It was almost a year ago, late in February 2005, that laptops from PC maker Lenovo that were shipped were found to be installed with adware called “Superfish”. Following this incident, Facebook investigated the issue of SSL-sniffing software being packaged as seemingly harmless applications.
This is what Facebook stated in a post titled ‘Windows SSL Interception Gone Wild’, made on 20 February 2015 — “This week researchers found that newer Lenovo laptops shipped with pre-installed software made by Superfish. The discovery is the latest reminder that our collective security depends on one another more than ever. As the news quickly rippled out, our Threat Infrastructure team at Facebook began performing an analysis of the details.”
Facebook found that though it’s not uncommon to ship devices with pre-installed applications, the Superfish one could cause issues. The Facebook post said — “It’s not uncommon for OEMs to ship devices with a number of pre-installed applications. The difference with Superfish is the software’s ability to intercept people’s connections to websites secured with SSL and then inspect the content. Superfish uses a third party library from a company named Komodia to modify the Windows networking stack and install a new root Certificate Authority (CA), allowing Superfish to impersonate any SSL-enabled site. The new root CA undermines the security of web browsers and operating systems, putting people at greater risk. The stated reason for this inspection functionality is to enable the Superfish Visual Search capability that looks at people’s search queries and makes suggestions based on proprietary processes.”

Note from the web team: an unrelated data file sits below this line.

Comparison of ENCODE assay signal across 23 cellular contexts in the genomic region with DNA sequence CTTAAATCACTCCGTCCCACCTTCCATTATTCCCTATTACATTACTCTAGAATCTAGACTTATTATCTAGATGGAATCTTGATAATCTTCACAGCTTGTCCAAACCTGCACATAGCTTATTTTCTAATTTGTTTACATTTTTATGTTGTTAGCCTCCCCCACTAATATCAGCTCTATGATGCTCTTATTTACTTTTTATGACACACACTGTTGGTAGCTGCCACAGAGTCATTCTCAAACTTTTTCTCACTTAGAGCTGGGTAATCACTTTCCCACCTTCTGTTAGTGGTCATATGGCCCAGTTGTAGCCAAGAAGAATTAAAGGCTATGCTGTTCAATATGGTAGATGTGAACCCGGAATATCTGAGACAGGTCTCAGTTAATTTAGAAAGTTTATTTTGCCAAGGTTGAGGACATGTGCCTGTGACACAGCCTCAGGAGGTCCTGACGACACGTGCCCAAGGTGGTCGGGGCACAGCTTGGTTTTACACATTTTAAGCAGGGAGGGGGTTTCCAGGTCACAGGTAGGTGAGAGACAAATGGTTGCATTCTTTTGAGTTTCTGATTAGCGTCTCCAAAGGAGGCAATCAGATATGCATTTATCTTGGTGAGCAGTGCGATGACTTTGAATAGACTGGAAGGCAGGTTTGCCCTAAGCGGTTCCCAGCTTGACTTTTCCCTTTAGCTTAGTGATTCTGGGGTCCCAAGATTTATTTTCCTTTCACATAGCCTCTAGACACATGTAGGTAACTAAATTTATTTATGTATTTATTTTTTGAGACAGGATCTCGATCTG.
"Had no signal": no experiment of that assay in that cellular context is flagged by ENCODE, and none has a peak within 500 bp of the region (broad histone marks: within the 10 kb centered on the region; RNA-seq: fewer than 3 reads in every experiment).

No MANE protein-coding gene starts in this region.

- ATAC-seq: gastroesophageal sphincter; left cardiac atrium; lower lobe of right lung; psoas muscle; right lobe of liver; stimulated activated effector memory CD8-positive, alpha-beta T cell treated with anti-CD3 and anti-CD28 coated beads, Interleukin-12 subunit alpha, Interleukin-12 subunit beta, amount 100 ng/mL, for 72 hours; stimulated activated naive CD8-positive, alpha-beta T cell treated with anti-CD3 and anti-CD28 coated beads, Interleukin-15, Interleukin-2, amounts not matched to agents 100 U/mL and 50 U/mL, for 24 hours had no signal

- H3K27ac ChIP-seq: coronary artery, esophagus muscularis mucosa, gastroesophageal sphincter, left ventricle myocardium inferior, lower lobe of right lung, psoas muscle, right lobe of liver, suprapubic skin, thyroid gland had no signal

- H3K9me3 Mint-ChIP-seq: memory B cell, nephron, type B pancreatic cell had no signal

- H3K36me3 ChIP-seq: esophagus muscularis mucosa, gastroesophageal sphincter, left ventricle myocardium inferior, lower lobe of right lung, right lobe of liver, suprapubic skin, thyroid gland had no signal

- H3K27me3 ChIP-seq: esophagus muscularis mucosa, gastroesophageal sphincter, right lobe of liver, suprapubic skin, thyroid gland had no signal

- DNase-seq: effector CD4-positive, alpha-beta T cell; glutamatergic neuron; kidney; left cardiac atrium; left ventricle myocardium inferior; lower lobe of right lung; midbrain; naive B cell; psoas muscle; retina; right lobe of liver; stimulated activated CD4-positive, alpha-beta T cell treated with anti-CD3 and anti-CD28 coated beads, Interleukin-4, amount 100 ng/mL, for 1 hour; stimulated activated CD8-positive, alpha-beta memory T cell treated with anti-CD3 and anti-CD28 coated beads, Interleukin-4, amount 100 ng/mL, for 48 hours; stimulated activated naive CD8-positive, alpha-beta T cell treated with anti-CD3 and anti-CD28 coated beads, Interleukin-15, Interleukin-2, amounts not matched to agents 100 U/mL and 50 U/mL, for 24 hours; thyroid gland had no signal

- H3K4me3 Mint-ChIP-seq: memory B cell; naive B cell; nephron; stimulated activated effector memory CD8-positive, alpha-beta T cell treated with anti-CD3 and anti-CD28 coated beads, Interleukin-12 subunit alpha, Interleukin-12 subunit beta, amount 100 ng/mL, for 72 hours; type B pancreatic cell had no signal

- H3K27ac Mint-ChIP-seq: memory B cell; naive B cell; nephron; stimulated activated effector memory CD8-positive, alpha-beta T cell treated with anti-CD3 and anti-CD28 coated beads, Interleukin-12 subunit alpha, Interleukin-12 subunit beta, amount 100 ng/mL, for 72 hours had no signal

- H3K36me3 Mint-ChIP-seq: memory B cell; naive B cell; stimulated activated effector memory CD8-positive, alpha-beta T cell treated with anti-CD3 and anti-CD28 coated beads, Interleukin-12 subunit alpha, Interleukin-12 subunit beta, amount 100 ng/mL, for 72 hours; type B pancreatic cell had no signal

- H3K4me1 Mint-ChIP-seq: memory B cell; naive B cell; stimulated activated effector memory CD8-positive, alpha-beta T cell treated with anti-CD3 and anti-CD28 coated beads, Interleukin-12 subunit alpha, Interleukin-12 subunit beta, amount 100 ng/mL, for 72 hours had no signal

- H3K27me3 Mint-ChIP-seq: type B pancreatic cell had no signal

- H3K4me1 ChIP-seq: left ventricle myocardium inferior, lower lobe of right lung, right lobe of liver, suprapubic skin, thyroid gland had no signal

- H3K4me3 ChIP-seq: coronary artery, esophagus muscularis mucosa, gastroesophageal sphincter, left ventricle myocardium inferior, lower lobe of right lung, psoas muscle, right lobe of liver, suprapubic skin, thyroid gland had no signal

The Superfish-Lenovo incident, according to Facebook, could affect privacy and could cause “man-in-the-middle” (MITM) attacks as well. Privacy would be affected as the Superfish software could “see all of the computer user’s activity, including banking, email and Facebook traffic”. The MITM issue could happen as a result of the software installing a new root CA. Says the Facebook post- “The second problem is the use and installation of a new root CA, especially when that root CA is the same across many different computers. By reusing the same certificate, a bad actor could potentially obtain that CA file and perform “man-in-the-middle” (MITM) attacks on untrusted networks like public WiFi, set up authentic-looking phishing pages, or sign software that makes people vulnerable to other malicious code as they browse the internet.”
Anyhow, Facebook had clarified that there was no knowledge of “anyone abusing this certificate in the wild” but agreed that it could pose a serious risk.
Facebook researchers observed more than a dozen other software applications that were using the same third party library (from Komodia) and many of the applications seemed to be suspicious. They even published a list of certificate issuers they observed and added — “Although this list is not exhaustive, it represents certificates seen in more than 1,000 systems on the internet at any given point in time. Some of these applications appear as games, while others seem to generate popups based on your search behavior or claim to perform a specific function like Superfish’s Visual Search. What all of these applications have in common is that they make people less secure through their use of an easily obtained root CA, they provide little information about the risks of the technology, and in some cases they are difficult to remove. Furthermore, it is likely that these intercepting SSL proxies won’t keep up with the HTTPS features in browsers (e.g., certificate pinning and forward secrecy), meaning they could potentially expose private data to network attackers.”
Well, it’s really commendable that Facebook did such an exhaustive study, but what one feels after the Superfish Lenovo incident is that Facebook is in all likelihood more prone to SSL sniffing adware in the days to come.